Researcher Security Hole Found in US Power Plants, DHS is Investigating

Researcher Security Hole Found in US Power Plants, DHS is Investigating  

Security researcher figure out seirous flaws in software for specialized networking equipment from Siemens could enable hackers to attack US power plants and other critical systems. A security expert said that he had found a backdoor in hardware from a Siemens subsidiary. The alleged flaw was made public by security researcher Justin W Clarke at a conference in Los Angeles. The equipment is widely used by power companies mainly based on US. Clarke said that the discovery of the flaw is disturbing because hackers who can spy on communications of infrastructure operators could gain credentials to access computer systems that control power plants and other critical systems. "If you can get to the inside, there is almost no authentication, there are almost no checks and balances to stop you," Clarke said.
The Department of Homeland Security said it was in contact with the firm to assess the claim. After this issue came in-front, the US Govt immeditely taken stpes & investigating the whole scenario. RuggedCom, a Canadian subsidiary of Siemens that sells networking equipment for use in harsh environments such as areas with extreme weather, said it was investigating Clarke's findings, but declined to elaborate. This is the second bug that Clarke, a high school graduate who never attended college, has discovered in products from RuggedCom, which are widely used by power companies that rely on its equipment to support communications to remote power stations.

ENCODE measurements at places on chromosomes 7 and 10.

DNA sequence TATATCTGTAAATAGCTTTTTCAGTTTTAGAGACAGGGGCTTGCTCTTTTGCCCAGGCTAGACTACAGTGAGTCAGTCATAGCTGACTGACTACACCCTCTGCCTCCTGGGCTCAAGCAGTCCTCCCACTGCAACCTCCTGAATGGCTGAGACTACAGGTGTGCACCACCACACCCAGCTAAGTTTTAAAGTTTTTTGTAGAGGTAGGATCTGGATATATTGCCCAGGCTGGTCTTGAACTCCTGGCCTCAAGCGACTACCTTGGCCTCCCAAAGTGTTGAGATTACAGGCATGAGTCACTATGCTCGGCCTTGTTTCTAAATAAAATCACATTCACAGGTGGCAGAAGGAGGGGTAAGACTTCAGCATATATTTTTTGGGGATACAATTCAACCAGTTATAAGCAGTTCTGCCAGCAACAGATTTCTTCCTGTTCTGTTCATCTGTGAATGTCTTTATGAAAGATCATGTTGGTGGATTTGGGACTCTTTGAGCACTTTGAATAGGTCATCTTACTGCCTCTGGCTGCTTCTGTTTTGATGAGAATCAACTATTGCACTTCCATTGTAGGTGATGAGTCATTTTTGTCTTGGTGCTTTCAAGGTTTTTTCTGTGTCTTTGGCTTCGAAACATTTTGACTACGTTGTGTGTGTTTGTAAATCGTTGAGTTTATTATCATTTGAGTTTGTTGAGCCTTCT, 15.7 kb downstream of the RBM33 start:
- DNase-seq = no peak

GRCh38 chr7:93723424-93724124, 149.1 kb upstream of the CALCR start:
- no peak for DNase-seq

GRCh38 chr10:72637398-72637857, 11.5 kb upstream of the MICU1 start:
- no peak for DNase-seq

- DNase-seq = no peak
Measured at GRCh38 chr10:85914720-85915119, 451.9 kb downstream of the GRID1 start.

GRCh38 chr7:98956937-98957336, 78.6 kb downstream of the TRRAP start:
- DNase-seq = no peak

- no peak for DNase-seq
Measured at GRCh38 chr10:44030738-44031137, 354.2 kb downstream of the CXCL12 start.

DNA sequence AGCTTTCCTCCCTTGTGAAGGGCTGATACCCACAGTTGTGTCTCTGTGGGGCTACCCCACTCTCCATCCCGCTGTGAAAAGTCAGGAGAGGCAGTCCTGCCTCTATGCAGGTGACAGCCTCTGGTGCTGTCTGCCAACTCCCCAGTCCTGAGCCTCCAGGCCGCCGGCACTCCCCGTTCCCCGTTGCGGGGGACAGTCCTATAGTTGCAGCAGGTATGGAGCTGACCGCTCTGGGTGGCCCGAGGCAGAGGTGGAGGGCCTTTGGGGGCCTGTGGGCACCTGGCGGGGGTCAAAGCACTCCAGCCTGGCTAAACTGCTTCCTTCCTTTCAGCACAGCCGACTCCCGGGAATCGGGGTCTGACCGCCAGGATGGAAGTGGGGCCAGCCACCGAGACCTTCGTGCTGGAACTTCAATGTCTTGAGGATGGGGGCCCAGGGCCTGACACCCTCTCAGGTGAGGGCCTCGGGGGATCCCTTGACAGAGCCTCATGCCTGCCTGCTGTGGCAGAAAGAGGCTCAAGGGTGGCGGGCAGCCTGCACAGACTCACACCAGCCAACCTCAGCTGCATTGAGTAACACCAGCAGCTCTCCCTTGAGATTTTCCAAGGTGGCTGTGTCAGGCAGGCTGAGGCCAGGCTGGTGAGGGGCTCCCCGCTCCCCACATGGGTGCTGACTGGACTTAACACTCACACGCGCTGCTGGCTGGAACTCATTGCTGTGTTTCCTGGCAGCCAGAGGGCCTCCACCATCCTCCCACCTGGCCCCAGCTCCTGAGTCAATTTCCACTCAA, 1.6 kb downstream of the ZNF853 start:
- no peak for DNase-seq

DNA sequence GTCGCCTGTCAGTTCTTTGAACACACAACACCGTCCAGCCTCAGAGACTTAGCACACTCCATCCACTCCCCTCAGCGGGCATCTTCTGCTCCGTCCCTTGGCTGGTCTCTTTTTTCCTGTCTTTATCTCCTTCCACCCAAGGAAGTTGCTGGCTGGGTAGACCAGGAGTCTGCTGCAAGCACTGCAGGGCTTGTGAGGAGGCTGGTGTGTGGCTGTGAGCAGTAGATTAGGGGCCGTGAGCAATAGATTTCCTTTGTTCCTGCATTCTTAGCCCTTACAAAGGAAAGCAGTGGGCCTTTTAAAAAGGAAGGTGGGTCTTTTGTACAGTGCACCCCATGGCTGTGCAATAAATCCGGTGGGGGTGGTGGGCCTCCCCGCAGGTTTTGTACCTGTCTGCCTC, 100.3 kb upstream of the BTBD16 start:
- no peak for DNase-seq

In May, RuggedCom released an update to its Rugged Operating System software after Clarke discovered that it had a previously undisclosed "back door" account that could give hackers remote access to the equipment with an easily obtained password. The Department of Homeland Security's Industrial Control Systems Cyber Emergency Response Team, which is known as ICS-CERT, said in its advisory on Tuesday that government analysts were working with RuggedCom and Clarke to figure out how to best mitigate any risks from the newly identified vulnerability. "According to this report, the vulnerability can be used to decrypt SSL traffic between an end-user and a RuggedCom network device," Read the full advisory. 

This is not the first time, earlier in 2011 - researcher found vulnerability in the security system of US Power Grid, form which NSA suspected that hacktivist Anonymous may even shutdown the entire US Power Grid. later The White House introduced an Electric Sector Cybersecurity Risk Maturity ModelFor these kind of cyber security updates & news, just stay tuned with VOGH

-Source (Reuters & BBC)


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